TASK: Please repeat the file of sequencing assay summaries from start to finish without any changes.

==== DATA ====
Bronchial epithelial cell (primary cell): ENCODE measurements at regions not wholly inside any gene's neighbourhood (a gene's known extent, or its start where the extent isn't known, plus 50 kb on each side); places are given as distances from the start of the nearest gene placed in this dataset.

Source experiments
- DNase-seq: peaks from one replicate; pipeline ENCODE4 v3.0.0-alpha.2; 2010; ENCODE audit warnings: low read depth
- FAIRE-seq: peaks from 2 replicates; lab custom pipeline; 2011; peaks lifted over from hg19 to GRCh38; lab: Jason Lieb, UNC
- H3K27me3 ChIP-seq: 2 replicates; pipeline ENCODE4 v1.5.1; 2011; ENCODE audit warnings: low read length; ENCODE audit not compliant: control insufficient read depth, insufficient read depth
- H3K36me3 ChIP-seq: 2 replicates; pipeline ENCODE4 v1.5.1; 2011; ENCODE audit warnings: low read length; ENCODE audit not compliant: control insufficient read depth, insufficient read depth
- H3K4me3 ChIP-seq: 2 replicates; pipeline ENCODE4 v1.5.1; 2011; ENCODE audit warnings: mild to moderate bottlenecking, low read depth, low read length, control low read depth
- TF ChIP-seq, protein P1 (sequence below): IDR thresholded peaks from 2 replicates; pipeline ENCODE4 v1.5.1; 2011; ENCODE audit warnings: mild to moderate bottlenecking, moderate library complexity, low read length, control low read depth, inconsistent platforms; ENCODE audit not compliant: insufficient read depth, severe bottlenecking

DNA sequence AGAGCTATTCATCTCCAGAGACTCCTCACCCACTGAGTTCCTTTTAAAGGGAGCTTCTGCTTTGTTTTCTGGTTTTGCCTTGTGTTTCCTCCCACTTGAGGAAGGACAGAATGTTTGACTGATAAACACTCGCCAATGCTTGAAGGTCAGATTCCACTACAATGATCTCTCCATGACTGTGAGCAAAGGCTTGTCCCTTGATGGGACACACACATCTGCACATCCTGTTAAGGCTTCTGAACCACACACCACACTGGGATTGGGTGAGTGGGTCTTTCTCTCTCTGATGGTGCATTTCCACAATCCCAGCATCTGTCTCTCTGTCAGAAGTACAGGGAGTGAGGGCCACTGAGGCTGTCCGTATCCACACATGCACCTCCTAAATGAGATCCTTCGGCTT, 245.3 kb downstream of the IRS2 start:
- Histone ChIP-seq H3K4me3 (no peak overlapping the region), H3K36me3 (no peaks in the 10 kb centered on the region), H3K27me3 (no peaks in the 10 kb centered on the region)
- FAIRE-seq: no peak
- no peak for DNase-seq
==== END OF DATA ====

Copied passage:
Bronchial epithelial cell (primary cell): ENCODE measurements at regions not wholly inside any gene's neighbourhood (a gene's known extent, or its start where the extent isn't known, plus 50 kb on each side); places are given as distances from the start of the nearest gene placed in this dataset.

Source experiments
- DNase-seq: peaks from one replicate; pipeline ENCODE4 v3.0.0-alpha.2; 2010; ENCODE audit warnings: low read depth
- FAIRE-seq: peaks from 2 replicates; lab custom pipeline; 2011; peaks lifted over from hg19 to GRCh38; lab: Jason Lieb, UNC
- H3K27me3 ChIP-seq: 2 replicates; pipeline ENCODE4 v1.5.1; 2011; ENCODE audit warnings: low read length; ENCODE audit not compliant: control insufficient read depth, insufficient read depth
- H3K36me3 ChIP-seq: 2 replicates; pipeline ENCODE4 v1.5.1; 2011; ENCODE audit warnings: low read length; ENCODE audit not compliant: control insufficient read depth, insufficient read depth
- H3K4me3 ChIP-seq: 2 replicates; pipeline ENCODE4 v1.5.1; 2011; ENCODE audit warnings: mild to moderate bottlenecking, low read depth, low read length, control low read depth
- TF ChIP-seq, protein P1 (sequence below): IDR thresholded peaks from 2 replicates; pipeline ENCODE4 v1.5.1; 2011; ENCODE audit warnings: mild to moderate bottlenecking, moderate library complexity, low read length, control low read depth, inconsistent platforms; ENCODE audit not compliant: insufficient read depth, severe bottlenecking

DNA sequence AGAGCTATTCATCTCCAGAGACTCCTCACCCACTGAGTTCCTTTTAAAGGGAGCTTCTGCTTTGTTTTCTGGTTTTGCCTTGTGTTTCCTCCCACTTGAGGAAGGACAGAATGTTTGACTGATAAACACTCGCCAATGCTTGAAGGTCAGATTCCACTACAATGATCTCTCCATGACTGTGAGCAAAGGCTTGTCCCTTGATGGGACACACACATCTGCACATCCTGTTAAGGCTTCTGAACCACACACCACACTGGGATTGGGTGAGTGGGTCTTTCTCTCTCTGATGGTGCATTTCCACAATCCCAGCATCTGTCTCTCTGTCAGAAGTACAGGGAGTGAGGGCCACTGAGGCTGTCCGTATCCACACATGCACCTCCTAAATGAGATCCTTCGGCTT, 245.3 kb downstream of the IRS2 start:
- Histone ChIP-seq H3K4me3 (no peak overlapping the region), H3K36me3 (no peaks in the 10 kb centered on the region), H3K27me3 (no peaks in the 10 kb centered on the region)
- FAIRE-seq: no peak
- no peak for DNase-seq